Now, more than ever, help is needed, not just for the literal homeless but for the many in the Commonwealth who are also at risk of becoming homeless.
On Saipan alone, there are about 672 homeless individuals (a combination of those who are literally homeless and those at risk of becoming homeless)—and they are either living on the streets, in dilapidated housing, or live by the beach, where it is unsafe, according to Jacob Muna, an environmental officer with the Northern Marianas Housing Corp.
Speaking at the Rotary Club of Saipan meeting at the Hyatt Regency Saipan’s Giovanni Restaurant, Muña said the Commonwealth has very limited resources when it comes to assisting the homeless.
“Right now, the CNMI does not have emergency shelters for the homeless,” he said.
By participating in an upcoming homeless count in the CNMI, Muna said this could help establish ways to assist the homeless and at-risk homeless here in the CNMI.
The count is one of the requirements needed for the Commonwealth to avail of the “continuum of care” grant, a program provided by Housing and Urban Development to aid in combating homelessness.
“With the ‘continuum of care’ grant that we’re applying for, there is a component to assist people in finding jobs to make them self-reliant,” said Muña.
In a separate interview, Muña pointed out that there are only a few agencies that assist the homeless of the CNMI. Of the few, Karidat Social Services is the only agency that offers opportunities for the homeless but even then, space is limited due to the lack of funding.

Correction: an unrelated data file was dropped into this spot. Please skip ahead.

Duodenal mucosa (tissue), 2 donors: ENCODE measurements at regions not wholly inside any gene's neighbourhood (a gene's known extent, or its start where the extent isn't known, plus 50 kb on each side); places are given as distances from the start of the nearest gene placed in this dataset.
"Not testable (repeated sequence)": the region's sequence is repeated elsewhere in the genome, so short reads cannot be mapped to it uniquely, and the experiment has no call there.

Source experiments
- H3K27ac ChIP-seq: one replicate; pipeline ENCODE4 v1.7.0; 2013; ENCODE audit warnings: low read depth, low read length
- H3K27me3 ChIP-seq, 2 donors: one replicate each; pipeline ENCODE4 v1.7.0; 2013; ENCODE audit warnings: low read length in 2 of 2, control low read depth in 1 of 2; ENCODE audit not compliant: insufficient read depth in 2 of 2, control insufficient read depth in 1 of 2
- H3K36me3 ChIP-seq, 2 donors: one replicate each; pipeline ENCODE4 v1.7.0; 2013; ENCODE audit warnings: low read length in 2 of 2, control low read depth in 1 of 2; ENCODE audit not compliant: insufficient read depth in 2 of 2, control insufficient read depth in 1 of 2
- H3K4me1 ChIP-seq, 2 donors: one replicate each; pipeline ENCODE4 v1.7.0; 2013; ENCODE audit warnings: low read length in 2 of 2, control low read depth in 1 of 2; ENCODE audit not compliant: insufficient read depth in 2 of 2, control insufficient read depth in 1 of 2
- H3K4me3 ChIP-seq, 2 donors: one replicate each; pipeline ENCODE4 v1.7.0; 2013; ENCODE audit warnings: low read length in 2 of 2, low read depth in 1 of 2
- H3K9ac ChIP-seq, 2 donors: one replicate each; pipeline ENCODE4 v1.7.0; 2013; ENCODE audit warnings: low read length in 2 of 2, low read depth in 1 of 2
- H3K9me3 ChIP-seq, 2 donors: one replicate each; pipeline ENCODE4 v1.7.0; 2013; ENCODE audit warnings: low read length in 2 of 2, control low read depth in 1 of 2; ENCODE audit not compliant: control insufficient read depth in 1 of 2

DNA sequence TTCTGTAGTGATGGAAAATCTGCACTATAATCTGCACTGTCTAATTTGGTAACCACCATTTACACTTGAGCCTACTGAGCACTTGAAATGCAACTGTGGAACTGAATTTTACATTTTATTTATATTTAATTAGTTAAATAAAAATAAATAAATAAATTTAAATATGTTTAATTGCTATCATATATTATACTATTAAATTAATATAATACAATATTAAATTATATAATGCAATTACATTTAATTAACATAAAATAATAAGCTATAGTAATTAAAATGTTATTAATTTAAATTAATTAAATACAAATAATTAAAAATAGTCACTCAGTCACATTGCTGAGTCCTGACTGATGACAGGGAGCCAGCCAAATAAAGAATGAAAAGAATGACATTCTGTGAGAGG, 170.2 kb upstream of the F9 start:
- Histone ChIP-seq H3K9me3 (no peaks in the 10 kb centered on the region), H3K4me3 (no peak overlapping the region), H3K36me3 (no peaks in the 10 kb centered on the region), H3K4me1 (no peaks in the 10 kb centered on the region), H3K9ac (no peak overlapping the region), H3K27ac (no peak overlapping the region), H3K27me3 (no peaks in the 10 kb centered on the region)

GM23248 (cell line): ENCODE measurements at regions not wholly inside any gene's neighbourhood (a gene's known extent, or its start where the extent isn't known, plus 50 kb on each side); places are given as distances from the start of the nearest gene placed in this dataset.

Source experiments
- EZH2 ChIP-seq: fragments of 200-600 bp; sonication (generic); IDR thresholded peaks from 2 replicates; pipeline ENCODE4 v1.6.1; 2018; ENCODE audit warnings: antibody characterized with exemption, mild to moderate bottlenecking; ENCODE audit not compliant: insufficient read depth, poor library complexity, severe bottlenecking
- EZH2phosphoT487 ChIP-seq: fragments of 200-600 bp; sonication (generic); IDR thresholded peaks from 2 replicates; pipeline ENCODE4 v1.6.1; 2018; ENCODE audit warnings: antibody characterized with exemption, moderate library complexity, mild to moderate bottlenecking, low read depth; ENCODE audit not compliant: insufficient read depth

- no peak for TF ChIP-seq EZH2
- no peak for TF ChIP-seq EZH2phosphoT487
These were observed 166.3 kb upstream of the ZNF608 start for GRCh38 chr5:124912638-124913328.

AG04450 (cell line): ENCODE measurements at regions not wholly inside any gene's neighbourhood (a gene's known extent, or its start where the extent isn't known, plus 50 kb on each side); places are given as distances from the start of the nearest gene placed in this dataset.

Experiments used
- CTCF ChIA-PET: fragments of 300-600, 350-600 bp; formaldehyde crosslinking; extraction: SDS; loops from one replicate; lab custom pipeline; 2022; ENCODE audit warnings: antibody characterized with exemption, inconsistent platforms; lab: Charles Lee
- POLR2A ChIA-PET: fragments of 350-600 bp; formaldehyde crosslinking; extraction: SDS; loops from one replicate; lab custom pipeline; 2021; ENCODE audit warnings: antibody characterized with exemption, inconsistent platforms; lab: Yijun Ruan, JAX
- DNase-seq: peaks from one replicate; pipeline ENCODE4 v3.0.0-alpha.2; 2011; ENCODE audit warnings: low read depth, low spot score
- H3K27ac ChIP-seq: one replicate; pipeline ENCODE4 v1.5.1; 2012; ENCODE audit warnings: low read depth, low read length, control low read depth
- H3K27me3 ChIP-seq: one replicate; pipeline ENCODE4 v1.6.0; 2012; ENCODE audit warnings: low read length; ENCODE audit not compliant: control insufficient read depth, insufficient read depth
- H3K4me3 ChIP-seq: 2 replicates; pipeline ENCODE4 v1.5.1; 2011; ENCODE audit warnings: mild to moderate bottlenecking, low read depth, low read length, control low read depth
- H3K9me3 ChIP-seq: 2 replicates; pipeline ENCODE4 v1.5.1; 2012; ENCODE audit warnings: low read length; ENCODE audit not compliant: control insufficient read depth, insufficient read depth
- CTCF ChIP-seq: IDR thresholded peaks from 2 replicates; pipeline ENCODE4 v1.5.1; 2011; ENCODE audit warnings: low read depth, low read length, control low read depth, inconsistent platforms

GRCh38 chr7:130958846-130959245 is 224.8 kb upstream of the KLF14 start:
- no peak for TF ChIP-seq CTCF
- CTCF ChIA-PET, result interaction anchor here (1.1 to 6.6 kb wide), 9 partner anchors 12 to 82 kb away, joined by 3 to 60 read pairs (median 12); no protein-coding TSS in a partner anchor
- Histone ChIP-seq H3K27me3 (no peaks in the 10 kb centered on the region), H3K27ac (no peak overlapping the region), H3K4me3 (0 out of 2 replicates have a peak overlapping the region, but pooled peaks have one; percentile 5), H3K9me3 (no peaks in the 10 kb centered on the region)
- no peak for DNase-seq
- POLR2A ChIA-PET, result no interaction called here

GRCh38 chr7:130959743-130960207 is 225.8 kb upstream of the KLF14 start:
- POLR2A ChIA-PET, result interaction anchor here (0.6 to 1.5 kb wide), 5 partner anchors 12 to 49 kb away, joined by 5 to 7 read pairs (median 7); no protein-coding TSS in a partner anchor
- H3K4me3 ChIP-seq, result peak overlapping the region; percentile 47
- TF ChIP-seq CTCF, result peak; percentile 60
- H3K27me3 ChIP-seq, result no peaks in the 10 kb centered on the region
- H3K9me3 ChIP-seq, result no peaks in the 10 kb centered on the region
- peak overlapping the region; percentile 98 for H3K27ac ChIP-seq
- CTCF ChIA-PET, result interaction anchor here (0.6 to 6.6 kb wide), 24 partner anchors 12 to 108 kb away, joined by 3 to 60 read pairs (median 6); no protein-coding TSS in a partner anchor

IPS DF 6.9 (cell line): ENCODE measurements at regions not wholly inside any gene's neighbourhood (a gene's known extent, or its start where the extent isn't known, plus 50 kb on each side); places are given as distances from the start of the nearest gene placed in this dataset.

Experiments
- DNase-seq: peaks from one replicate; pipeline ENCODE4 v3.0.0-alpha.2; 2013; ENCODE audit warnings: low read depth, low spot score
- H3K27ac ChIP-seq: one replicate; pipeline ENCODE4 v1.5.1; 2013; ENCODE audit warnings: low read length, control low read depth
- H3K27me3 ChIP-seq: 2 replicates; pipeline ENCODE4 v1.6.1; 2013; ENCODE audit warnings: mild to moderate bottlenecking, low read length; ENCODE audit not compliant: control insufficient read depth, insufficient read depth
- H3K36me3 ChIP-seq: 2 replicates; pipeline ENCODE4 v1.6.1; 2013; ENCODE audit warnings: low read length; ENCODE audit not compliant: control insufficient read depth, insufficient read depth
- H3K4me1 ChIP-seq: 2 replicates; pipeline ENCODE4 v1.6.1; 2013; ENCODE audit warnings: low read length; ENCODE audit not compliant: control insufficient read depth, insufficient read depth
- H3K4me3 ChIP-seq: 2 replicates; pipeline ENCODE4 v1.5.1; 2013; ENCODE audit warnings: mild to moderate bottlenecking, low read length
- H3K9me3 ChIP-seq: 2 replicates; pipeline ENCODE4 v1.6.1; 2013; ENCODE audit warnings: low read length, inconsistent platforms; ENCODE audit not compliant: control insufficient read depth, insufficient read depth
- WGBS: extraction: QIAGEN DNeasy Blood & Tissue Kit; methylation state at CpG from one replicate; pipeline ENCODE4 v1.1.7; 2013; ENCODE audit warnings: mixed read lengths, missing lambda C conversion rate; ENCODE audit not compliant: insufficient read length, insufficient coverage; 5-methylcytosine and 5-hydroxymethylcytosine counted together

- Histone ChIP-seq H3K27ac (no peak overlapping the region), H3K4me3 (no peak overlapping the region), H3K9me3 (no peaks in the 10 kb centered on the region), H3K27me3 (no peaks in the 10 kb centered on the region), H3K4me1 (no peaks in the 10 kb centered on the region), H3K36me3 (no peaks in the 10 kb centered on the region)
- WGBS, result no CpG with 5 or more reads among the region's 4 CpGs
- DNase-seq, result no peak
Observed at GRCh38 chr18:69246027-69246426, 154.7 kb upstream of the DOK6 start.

Karidat is allocated roughly $70,000 to assist the homeless in the CNMI.
“We do have a homeless program currently in place through HUD that provides assistance for up to 10 months—the Emergency Solutions grant, which the sub-recipient is Karidat Social Services. This grant basically helps individuals who are literally homeless or are at risk of being homeless,” he said.
At the end of 10 months, recipients are required to provide a plan to one’s case management worker about what you’re going to do to improve your life such as jobs, re-enrolling in school, etc.
“The success rate for that program is about 90 percent. At the end of the program, the families or the individuals either have found a job and are currently staying in their provided apartment or their new apartment, or were transferred to the Section 8 program under NMHC,” Muña said.
It is hoped that the upcoming count will be a stepping-stone for more opportunities for the homeless in the Commonwealth.
The count will take place on Jan. 27, 2018.